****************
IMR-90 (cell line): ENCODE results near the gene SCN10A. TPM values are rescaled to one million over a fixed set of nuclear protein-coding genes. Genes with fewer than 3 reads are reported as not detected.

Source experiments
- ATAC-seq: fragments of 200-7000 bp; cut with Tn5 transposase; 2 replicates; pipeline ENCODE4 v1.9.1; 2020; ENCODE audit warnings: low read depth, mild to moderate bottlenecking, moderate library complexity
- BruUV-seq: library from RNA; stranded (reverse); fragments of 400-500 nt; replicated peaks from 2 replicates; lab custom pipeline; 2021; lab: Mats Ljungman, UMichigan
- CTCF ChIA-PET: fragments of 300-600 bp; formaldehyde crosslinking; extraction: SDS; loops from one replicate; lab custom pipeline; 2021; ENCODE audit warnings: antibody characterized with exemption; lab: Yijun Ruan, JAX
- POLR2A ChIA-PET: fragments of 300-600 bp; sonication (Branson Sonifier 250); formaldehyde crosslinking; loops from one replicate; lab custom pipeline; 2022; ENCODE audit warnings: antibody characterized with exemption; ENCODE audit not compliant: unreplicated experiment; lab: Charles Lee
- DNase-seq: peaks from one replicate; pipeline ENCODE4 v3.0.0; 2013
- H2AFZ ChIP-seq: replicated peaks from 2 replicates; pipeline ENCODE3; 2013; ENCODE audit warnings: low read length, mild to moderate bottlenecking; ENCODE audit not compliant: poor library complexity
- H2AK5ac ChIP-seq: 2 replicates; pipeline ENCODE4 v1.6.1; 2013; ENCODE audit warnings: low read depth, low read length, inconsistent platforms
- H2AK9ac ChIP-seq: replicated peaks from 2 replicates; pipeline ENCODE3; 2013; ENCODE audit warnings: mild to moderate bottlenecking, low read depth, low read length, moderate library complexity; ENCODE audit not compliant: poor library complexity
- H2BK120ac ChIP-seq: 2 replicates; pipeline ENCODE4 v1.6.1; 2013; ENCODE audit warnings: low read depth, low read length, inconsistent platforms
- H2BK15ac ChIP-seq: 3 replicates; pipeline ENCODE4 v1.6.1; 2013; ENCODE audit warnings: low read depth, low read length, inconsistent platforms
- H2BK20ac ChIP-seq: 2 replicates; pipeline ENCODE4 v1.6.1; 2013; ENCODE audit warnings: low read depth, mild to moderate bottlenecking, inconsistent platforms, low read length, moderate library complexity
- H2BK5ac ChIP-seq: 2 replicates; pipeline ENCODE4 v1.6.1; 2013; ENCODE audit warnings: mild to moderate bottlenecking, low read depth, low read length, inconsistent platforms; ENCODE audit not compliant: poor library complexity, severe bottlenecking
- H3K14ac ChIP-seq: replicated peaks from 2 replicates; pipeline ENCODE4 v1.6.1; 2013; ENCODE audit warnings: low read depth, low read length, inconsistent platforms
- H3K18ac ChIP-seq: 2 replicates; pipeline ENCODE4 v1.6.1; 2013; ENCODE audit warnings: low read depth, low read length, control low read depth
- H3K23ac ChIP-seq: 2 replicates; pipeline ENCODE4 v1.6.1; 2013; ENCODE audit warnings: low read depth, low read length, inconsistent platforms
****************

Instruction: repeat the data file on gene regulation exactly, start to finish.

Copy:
IMR-90 (cell line): ENCODE results near the gene SCN10A. TPM values are rescaled to one million over a fixed set of nuclear protein-coding genes. Genes with fewer than 3 reads are reported as not detected.

Source experiments
- ATAC-seq: fragments of 200-7000 bp; cut with Tn5 transposase; 2 replicates; pipeline ENCODE4 v1.9.1; 2020; ENCODE audit warnings: low read depth, mild to moderate bottlenecking, moderate library complexity
- BruUV-seq: library from RNA; stranded (reverse); fragments of 400-500 nt; replicated peaks from 2 replicates; lab custom pipeline; 2021; lab: Mats Ljungman, UMichigan
- CTCF ChIA-PET: fragments of 300-600 bp; formaldehyde crosslinking; extraction: SDS; loops from one replicate; lab custom pipeline; 2021; ENCODE audit warnings: antibody characterized with exemption; lab: Yijun Ruan, JAX
- POLR2A ChIA-PET: fragments of 300-600 bp; sonication (Branson Sonifier 250); formaldehyde crosslinking; loops from one replicate; lab custom pipeline; 2022; ENCODE audit warnings: antibody characterized with exemption; ENCODE audit not compliant: unreplicated experiment; lab: Charles Lee
- DNase-seq: peaks from one replicate; pipeline ENCODE4 v3.0.0; 2013
- H2AFZ ChIP-seq: replicated peaks from 2 replicates; pipeline ENCODE3; 2013; ENCODE audit warnings: low read length, mild to moderate bottlenecking; ENCODE audit not compliant: poor library complexity
- H2AK5ac ChIP-seq: 2 replicates; pipeline ENCODE4 v1.6.1; 2013; ENCODE audit warnings: low read depth, low read length, inconsistent platforms
- H2AK9ac ChIP-seq: replicated peaks from 2 replicates; pipeline ENCODE3; 2013; ENCODE audit warnings: mild to moderate bottlenecking, low read depth, low read length, moderate library complexity; ENCODE audit not compliant: poor library complexity
- H2BK120ac ChIP-seq: 2 replicates; pipeline ENCODE4 v1.6.1; 2013; ENCODE audit warnings: low read depth, low read length, inconsistent platforms
- H2BK15ac ChIP-seq: 3 replicates; pipeline ENCODE4 v1.6.1; 2013; ENCODE audit warnings: low read depth, low read length, inconsistent platforms
- H2BK20ac ChIP-seq: 2 replicates; pipeline ENCODE4 v1.6.1; 2013; ENCODE audit warnings: low read depth, mild to moderate bottlenecking, inconsistent platforms, low read length, moderate library complexity
- H2BK5ac ChIP-seq: 2 replicates; pipeline ENCODE4 v1.6.1; 2013; ENCODE audit warnings: mild to moderate bottlenecking, low read depth, low read length, inconsistent platforms; ENCODE audit not compliant: poor library complexity, severe bottlenecking
- H3K14ac ChIP-seq: replicated peaks from 2 replicates; pipeline ENCODE4 v1.6.1; 2013; ENCODE audit warnings: low read depth, low read length, inconsistent platforms
- H3K18ac ChIP-seq: 2 replicates; pipeline ENCODE4 v1.6.1; 2013; ENCODE audit warnings: low read depth, low read length, control low read depth
- H3K23ac ChIP-seq: 2 replicates; pipeline ENCODE4 v1.6.1; 2013; ENCODE audit warnings: low read depth, low read length, inconsistent platforms